Not all rubber is made equal!
A discussion on risk assessments of leachables from medical device components
05 July 2016
When a medical device (e.g., inhaler, syringe, pump) is used to administer medications, the patient could be exposed to unintended substances called leachables.
It is a regulatory requirement that leachables from medical devices be identified by conducting extractables/leachables (E/L) testing and assessed for potential health risks. In the past, before this risk was fully appreciated, some patients were being exposed to hazardous substances such as rubber vulcanizing by-products which are now known to be sensitizers or carcinogens. The substitution of rubbers formulated using different curing agents and different additives has eliminated these particular substances; however, there are many other materials used in medical devices (e.g., plastics, metals, coatings, inks), and a large number of associated leachables.
It is not possible or practical to identify every possible substance observed from extractable testing; hence, a logical "threshold" of exposure can be defined, below which there would be no appreciable risk of adverse effects to humans regardless of the identity of the substance. The next complication is to clarify the relationship between the human threshold, which is measured typically in microgram quantities per day and the E/L testing results which are presented in units of concentration. This relationship needs to be determined up front. A number of standard-setting groups, including the Product Quality Research Institute (PQRI), United States Pharmacopeia (USP), and the International Organization for Standardization (ISO) have already established some practical thresholds for various types of products that can be used to help with this process. For example, for leachables from Orally Inhaled & Nasal Drug Products (OINDP), the PQRI has recommended a safety concern threshold (SCT) of 0.15 µg/day relevant to potentially genotoxic leachables. Higher thresholds can be supported for device components that are not as high risk for the formation of leachables, and for leachables that are not genotoxic. Also, the length of time that a device needs to be used will be factored into determining a practical threshold for identifying substances for additional evaluation. Leachable exposures that exceed the relevant threshold may need to be evaluated in a comprehensive risk assessment.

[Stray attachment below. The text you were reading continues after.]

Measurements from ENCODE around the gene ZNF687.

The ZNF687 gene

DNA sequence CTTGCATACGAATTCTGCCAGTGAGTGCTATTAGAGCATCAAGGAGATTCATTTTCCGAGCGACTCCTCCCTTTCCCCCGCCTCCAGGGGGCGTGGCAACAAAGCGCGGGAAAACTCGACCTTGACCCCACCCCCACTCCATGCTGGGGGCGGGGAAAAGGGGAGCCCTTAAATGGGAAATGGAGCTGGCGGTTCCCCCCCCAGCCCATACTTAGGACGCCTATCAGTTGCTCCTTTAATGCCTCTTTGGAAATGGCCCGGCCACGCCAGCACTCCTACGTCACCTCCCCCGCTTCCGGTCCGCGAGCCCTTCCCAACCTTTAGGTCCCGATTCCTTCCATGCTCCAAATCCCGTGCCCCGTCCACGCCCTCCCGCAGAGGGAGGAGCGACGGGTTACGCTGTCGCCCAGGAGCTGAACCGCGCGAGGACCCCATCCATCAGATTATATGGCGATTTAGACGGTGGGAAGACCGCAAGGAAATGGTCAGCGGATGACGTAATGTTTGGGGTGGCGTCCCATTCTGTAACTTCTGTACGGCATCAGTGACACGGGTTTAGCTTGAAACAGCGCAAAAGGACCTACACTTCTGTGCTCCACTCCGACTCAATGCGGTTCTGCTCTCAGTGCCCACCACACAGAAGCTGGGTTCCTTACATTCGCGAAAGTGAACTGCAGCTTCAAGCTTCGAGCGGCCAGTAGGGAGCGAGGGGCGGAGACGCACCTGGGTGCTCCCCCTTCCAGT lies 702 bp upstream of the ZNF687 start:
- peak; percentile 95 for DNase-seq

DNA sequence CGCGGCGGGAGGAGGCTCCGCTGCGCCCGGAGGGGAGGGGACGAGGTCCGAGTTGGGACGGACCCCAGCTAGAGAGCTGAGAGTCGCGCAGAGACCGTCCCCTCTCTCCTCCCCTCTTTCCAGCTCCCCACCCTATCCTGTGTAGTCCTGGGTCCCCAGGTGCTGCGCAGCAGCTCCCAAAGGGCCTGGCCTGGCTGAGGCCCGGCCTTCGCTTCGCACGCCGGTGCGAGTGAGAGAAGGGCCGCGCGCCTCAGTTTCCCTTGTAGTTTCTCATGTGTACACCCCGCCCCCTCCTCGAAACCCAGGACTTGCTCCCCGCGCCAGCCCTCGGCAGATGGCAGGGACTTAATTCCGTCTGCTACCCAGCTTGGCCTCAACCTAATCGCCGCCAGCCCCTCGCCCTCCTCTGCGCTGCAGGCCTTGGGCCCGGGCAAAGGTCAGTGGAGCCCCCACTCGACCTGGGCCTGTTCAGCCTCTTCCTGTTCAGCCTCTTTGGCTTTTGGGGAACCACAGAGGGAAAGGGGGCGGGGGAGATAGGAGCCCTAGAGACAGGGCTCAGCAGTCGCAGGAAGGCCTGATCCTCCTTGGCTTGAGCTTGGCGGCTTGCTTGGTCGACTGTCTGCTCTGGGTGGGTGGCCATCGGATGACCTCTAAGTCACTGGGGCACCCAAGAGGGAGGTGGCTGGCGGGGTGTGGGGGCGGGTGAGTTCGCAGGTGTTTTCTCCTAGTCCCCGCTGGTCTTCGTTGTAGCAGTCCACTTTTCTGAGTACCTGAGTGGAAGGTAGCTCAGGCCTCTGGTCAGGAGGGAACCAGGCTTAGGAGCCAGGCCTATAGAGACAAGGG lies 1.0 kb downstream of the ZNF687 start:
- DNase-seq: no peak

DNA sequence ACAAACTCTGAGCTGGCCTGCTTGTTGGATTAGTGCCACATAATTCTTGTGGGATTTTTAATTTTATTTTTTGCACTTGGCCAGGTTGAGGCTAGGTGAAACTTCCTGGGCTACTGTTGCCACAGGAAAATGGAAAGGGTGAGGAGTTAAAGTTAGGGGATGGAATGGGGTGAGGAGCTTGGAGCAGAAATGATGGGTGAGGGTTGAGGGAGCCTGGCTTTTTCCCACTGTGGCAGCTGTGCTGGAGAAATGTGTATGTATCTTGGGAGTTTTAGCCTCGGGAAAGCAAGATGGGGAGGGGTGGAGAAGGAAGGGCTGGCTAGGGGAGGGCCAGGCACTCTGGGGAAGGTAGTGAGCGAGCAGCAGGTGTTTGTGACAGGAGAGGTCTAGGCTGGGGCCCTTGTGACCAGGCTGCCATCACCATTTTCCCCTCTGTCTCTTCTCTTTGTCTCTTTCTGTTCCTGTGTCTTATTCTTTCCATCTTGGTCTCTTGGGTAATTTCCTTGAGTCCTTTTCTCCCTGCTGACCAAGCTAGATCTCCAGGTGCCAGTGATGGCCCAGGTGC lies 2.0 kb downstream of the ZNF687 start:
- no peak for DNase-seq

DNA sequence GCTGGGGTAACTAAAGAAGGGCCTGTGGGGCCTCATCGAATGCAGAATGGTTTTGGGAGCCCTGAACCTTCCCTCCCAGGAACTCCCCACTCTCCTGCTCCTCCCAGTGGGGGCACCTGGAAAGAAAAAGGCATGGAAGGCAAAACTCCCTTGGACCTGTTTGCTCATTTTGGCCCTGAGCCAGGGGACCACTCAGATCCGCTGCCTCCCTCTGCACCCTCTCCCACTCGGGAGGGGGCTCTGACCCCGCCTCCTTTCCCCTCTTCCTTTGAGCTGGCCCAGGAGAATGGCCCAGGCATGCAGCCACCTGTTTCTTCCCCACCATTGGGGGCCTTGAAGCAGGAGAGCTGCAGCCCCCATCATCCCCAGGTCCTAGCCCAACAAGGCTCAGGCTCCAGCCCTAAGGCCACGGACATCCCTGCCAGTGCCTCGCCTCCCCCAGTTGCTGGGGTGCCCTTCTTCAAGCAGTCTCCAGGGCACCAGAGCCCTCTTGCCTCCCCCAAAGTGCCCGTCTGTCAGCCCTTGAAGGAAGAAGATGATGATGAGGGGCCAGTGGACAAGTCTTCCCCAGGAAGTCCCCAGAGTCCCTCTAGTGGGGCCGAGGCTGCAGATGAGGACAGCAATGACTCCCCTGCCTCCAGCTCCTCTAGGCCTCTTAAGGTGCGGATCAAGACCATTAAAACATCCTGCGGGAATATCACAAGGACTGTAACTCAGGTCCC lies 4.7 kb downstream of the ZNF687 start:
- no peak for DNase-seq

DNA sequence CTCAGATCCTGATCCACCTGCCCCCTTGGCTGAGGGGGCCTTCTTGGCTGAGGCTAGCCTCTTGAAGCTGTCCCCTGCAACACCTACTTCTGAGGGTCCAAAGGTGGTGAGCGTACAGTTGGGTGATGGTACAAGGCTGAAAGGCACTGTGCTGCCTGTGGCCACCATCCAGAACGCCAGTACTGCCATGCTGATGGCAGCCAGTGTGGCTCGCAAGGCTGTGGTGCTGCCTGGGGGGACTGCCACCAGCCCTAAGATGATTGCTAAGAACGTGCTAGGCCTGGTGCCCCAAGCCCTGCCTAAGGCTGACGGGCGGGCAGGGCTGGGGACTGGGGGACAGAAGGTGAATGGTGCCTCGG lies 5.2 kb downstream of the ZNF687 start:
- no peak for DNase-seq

Ultimately, it should be understood that the purpose of conducting E/L testing should not be to find and identify as many substances as possible that could be extracted out of device components. Rather, it should be to ensure that drug delivery systems/medical device components/pharmaceutical packaging materials are not exposing a patient to leachables in high enough quantities to cause harm under the intended conditions of use of the drug product or device.
Thus, rather than rushing to complete as many extraction tests as possible, are you giving some upfront thought to ensuring the tests that are completed, and the results that are generated, will be practical and needed? Please feel free to access our webinar to learn more about "Safety Assessments for Extractables & Leachables".
Today's expert blogger is Lois Haighton, is a board certified toxicologist and an accomplished Scientific & Regulatory Consultant within Intertek Scientific & Regulatory Consultancy. has over 20 years experience in product safety evaluations and is responsible for the toxicology/safety assessment of food and supplement ingredients, impurity and extractable evaluations for new drug applications, cosmetic ingredients, third party reviews, and conducting risk assessments of contaminated products.